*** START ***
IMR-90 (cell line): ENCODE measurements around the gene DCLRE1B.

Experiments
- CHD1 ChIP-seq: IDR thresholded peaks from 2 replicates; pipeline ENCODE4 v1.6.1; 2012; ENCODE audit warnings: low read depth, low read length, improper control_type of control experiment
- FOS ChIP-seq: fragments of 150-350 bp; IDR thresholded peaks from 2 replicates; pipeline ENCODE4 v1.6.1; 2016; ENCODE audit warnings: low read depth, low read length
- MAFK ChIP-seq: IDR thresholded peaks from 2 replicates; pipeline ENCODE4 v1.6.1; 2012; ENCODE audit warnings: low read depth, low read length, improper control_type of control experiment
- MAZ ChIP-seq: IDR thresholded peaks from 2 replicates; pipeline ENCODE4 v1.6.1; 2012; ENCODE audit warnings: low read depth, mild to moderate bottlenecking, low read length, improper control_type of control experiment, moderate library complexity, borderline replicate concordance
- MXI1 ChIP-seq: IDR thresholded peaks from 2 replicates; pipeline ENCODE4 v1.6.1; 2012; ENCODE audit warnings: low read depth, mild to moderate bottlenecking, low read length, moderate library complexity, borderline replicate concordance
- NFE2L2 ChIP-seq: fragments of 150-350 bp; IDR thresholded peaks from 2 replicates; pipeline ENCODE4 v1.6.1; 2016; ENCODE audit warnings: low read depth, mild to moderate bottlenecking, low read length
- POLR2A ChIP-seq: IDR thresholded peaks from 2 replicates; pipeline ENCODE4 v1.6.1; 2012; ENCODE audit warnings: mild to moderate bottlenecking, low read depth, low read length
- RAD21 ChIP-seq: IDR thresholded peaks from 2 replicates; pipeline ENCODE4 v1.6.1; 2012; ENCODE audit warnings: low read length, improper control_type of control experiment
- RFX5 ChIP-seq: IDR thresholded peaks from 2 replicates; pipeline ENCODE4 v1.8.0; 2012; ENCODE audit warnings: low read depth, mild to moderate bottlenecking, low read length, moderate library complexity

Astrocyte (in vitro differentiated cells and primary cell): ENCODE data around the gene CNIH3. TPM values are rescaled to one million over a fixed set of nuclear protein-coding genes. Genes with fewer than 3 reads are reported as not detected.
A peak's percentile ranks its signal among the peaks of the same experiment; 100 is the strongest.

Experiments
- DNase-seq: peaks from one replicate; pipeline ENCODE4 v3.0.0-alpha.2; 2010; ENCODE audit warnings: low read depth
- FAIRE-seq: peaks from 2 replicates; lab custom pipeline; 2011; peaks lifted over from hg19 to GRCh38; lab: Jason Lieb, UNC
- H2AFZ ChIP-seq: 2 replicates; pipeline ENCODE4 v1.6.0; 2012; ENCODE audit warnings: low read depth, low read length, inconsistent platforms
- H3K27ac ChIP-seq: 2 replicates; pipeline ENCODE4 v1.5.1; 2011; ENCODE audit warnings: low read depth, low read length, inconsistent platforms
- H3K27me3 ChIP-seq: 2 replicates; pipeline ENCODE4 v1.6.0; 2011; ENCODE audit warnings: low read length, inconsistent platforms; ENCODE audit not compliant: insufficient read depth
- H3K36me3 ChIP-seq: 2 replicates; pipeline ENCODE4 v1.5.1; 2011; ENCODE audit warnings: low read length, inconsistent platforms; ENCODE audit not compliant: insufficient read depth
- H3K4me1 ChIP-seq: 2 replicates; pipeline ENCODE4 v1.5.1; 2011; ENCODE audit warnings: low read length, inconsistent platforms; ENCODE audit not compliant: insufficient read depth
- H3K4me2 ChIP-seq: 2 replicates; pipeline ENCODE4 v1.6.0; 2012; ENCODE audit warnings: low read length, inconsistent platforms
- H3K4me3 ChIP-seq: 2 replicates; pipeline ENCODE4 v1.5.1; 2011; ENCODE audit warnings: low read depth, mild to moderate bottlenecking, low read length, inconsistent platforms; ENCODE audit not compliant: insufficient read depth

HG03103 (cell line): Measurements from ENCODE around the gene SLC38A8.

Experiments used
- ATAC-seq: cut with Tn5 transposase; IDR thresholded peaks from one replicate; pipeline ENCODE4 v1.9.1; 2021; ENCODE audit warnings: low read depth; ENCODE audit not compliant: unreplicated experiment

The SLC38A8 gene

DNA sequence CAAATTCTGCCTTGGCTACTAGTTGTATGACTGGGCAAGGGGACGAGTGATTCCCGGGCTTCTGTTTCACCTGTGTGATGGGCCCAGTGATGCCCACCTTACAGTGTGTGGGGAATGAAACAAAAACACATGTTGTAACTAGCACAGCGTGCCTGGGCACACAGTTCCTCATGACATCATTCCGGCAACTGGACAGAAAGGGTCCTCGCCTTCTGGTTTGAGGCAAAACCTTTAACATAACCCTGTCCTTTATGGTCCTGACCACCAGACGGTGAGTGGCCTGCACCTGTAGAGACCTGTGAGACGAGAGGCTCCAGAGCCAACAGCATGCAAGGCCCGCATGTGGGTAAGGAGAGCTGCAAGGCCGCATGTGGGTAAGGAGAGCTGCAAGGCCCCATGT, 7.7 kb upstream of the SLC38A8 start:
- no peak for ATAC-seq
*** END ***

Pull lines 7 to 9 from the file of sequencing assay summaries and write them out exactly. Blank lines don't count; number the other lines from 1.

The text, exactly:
- MXI1 ChIP-seq: IDR thresholded peaks from 2 replicates; pipeline ENCODE4 v1.6.1; 2012; ENCODE audit warnings: low read depth, mild to moderate bottlenecking, low read length, moderate library complexity, borderline replicate concordance
- NFE2L2 ChIP-seq: fragments of 150-350 bp; IDR thresholded peaks from 2 replicates; pipeline ENCODE4 v1.6.1; 2016; ENCODE audit warnings: low read depth, mild to moderate bottlenecking, low read length
- POLR2A ChIP-seq: IDR thresholded peaks from 2 replicates; pipeline ENCODE4 v1.6.1; 2012; ENCODE audit warnings: mild to moderate bottlenecking, low read depth, low read length